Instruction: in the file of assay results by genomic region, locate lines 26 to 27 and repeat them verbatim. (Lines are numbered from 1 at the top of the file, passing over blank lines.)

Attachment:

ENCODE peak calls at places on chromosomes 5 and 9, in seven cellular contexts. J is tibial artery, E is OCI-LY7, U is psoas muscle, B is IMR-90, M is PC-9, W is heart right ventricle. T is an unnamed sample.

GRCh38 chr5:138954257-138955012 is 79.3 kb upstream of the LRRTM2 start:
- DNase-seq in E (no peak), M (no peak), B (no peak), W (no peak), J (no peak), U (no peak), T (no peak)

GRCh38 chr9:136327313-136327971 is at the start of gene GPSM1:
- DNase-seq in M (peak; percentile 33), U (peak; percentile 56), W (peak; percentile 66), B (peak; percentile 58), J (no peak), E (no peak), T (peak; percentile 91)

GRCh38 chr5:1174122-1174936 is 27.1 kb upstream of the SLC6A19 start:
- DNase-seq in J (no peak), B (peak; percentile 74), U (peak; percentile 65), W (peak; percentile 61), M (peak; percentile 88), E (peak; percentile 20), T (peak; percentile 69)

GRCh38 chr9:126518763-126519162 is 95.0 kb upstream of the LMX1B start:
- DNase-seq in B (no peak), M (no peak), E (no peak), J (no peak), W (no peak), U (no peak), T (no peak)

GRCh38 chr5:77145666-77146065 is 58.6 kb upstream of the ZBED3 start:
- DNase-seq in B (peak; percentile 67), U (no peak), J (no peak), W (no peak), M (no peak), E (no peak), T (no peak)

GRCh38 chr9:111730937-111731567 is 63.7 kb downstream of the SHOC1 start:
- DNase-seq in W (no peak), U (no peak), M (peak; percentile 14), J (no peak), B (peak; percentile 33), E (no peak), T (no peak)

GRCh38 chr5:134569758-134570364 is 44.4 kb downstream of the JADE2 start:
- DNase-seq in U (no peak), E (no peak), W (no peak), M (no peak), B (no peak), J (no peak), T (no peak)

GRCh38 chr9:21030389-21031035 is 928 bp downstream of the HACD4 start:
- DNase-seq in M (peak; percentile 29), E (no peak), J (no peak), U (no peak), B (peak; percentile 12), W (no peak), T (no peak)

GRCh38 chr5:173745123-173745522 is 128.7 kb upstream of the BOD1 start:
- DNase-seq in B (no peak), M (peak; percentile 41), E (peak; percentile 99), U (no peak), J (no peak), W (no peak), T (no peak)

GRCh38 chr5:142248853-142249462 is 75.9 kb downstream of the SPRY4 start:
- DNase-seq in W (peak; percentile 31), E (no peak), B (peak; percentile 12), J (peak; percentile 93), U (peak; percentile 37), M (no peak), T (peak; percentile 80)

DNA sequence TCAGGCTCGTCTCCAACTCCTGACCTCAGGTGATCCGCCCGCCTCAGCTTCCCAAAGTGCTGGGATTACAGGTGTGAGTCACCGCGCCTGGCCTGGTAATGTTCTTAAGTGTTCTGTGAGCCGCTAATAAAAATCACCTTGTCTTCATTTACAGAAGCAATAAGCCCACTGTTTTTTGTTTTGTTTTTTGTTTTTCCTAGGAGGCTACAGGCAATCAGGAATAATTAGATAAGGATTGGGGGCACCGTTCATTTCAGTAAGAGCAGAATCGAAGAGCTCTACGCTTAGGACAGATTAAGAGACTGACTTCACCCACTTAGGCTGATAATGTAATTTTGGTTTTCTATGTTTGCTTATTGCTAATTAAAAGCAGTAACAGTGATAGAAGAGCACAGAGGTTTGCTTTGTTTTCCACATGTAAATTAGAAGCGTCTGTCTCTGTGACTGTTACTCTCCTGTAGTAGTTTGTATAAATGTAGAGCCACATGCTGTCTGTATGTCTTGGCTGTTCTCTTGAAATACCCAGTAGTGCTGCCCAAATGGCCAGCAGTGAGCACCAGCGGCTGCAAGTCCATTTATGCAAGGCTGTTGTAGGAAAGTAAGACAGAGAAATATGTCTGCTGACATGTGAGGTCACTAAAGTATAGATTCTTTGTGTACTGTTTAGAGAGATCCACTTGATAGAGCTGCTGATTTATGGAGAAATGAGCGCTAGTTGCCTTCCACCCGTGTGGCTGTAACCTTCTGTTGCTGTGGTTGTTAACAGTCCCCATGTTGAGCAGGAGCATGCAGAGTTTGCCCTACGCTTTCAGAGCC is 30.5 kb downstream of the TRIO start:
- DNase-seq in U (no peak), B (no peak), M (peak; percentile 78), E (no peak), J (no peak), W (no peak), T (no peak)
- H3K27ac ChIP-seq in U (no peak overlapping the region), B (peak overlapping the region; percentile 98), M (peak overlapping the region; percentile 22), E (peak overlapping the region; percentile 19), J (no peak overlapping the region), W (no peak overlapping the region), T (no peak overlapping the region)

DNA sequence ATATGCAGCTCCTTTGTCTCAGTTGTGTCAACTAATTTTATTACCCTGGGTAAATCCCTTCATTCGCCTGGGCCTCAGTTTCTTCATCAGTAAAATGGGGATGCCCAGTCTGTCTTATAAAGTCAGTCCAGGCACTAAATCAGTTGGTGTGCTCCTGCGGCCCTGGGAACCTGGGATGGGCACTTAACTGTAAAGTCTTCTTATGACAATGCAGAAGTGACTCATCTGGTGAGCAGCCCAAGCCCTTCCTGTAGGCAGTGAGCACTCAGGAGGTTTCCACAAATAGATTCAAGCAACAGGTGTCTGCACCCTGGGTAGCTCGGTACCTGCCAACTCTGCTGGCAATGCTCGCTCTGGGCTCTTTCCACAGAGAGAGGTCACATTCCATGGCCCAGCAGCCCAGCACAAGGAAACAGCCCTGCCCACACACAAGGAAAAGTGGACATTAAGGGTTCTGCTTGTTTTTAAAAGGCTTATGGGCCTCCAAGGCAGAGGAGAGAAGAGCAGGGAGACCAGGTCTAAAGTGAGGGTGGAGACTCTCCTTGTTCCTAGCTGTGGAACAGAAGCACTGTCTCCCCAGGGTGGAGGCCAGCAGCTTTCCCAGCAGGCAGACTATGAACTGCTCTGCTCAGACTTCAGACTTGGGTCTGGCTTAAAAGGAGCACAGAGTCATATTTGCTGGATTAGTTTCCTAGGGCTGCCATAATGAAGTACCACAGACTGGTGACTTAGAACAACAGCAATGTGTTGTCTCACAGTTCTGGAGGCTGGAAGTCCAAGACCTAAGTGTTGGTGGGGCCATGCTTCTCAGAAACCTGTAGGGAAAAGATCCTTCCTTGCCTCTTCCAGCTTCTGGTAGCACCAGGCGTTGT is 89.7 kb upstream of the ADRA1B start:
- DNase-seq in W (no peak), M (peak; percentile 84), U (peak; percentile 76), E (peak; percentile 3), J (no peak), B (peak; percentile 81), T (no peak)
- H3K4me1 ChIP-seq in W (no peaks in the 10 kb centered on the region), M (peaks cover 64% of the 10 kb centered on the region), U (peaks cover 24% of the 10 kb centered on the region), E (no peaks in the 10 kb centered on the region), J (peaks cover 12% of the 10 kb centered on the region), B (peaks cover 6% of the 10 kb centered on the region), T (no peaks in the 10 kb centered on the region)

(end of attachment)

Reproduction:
- DNase-seq in W (no peak), M (peak; percentile 84), U (peak; percentile 76), E (peak; percentile 3), J (no peak), B (peak; percentile 81), T (no peak)
- H3K4me1 ChIP-seq in W (no peaks in the 10 kb centered on the region), M (peaks cover 64% of the 10 kb centered on the region), U (peaks cover 24% of the 10 kb centered on the region), E (no peaks in the 10 kb centered on the region), J (peaks cover 12% of the 10 kb centered on the region), B (peaks cover 6% of the 10 kb centered on the region), T (no peaks in the 10 kb centered on the region)